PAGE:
On the other hand, instinct also told me that I should be extremely grateful to those who advocated for a rights based approach early in the epidemic, as without them I and the 40 million other people in the world who are HIV+ probably would have been locked up in quarantine centres, or had plus-signs branded on our foreheads long ago.
However, it is because that battle against extreme oppression through national policies and laws has, by and large, been won that we have the space to critique the rights based approach in the context of HIV and AIDS today, and in particular with regards the nature of stigma and discrimination that surrounds the epidemic in Namibia – and by example, the rest of southern Africa, if not the continent as a whole.
Defining the rights-based approach
I need to qualify anything I say from this point forward with a disclaimer: I am not an expert in human rights issues, and I am certainly not a lawyer, so my interpretation of the rights based approach to HIV and AIDS, and the human rights culture in which it is rooted, may be naïve and, in places, even misinformed. Before preparing this presentation, I could not say for sure what the rights-based approach to HIV and AIDS is. And very few people other than experts in the field (and I am lucky enough to know one) seemed to know either. So therein lies my first criticism: very little attempt seems to have been made to popularise the rights based approach which, like the clinical-medical response it seeks to succeed, is shrouded in mystery and jargon that is conceived by small groups of specialists in far away places.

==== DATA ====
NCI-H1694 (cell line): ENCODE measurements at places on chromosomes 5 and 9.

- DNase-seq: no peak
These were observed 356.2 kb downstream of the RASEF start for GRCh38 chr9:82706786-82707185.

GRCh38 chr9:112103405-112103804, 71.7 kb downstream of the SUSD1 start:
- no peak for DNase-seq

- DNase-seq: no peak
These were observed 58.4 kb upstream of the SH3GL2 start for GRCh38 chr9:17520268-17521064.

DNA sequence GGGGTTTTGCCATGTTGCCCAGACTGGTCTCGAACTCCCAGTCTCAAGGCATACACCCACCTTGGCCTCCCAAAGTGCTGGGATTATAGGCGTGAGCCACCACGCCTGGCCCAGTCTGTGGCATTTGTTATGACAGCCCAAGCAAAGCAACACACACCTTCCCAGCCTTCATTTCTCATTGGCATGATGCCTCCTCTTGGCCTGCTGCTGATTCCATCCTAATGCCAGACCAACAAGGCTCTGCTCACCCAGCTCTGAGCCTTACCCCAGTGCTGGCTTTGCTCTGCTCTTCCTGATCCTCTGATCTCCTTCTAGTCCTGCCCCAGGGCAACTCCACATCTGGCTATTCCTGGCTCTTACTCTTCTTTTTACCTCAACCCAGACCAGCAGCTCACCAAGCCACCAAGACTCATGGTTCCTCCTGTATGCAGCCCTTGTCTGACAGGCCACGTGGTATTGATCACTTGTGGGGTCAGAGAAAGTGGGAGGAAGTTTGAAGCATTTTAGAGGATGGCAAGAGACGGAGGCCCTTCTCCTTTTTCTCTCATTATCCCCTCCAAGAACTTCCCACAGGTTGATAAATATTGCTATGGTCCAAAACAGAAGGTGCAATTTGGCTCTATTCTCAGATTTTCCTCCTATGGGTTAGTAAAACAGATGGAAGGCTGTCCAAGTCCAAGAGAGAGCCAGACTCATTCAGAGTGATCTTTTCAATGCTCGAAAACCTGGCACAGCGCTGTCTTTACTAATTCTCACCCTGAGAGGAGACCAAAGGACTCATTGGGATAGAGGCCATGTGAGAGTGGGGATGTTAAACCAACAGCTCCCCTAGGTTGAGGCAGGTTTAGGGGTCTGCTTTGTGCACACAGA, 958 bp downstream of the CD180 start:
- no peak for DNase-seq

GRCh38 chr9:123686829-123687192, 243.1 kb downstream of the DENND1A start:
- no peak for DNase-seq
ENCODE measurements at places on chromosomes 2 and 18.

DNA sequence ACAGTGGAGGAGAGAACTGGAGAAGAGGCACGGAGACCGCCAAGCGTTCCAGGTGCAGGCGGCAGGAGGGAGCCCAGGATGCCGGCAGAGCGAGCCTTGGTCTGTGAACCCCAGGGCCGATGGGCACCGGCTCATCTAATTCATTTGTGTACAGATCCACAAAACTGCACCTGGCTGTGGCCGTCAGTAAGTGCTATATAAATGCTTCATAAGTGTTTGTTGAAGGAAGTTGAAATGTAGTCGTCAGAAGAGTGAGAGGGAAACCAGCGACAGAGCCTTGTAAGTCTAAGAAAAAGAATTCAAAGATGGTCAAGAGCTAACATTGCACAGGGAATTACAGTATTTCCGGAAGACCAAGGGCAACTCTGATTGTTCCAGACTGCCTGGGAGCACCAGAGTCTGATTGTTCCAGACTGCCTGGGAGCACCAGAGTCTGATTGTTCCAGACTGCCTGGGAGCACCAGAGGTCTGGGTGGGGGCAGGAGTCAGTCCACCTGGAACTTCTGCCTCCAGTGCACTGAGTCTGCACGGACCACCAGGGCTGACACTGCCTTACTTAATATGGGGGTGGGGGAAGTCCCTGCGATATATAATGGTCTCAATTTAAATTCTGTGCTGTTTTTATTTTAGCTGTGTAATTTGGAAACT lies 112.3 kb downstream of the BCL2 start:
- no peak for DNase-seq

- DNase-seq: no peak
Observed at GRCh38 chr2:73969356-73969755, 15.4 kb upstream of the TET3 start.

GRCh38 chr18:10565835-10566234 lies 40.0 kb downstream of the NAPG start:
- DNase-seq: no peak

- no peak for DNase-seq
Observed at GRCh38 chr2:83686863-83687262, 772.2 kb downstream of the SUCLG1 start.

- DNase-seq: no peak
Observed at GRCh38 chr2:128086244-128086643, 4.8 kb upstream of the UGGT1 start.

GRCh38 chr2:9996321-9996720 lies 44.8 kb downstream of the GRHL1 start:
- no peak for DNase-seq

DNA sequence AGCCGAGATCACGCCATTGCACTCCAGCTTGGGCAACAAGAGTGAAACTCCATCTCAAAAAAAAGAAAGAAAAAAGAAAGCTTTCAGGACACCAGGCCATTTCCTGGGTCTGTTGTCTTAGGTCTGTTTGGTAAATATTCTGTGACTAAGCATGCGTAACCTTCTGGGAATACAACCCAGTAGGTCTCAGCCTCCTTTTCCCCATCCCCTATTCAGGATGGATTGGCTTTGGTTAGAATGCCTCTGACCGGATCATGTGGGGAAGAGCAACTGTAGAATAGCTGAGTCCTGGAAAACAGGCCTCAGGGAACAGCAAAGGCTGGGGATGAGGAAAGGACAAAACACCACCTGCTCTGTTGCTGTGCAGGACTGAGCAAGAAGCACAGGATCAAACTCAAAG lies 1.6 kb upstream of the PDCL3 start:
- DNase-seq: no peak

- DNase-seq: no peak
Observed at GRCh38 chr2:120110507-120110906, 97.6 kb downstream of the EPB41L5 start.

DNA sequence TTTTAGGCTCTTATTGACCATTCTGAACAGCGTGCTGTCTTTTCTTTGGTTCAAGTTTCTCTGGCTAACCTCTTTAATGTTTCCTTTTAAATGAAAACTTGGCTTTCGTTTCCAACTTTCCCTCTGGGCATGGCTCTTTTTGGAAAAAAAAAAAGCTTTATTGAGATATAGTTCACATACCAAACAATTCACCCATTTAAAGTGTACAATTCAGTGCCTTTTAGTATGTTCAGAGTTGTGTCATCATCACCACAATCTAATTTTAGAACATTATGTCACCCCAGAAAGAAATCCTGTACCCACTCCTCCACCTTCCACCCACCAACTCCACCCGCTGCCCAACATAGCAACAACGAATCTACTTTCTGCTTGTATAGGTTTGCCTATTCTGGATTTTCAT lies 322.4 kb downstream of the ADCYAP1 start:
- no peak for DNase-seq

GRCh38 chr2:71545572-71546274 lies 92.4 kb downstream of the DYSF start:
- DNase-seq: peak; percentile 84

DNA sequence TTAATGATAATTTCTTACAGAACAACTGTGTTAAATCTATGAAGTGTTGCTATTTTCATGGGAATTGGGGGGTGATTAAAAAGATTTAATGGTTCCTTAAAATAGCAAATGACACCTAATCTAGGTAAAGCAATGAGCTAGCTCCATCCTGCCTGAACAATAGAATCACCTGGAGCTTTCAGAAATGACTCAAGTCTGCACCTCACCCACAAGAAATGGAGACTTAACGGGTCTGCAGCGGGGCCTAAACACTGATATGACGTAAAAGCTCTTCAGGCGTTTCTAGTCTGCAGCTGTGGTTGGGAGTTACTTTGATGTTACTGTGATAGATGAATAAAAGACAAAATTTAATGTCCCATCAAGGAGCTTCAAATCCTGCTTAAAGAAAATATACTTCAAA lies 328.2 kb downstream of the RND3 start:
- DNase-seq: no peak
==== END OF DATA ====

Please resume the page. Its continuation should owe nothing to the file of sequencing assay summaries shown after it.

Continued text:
Although the right to the highest attainable standard of health (the “right to health”) first emerged in the World Health Organisation’s (WHO) constitution in 1946, and was enshrined in the Universal Declaration of Human Rights (UDHR) two years later, it has only been in the last decade that health and human rights have been linked in any explicit manner (Mann et al 1994, Gruskin S and Tarantola D 2000: 1). And it was the HIV/AIDS epidemic that acted as a catalyst in bringing together these two domains previously segregated by professional divisions and Cold War politics (Gruskin S and Tarantola D 2000: 1).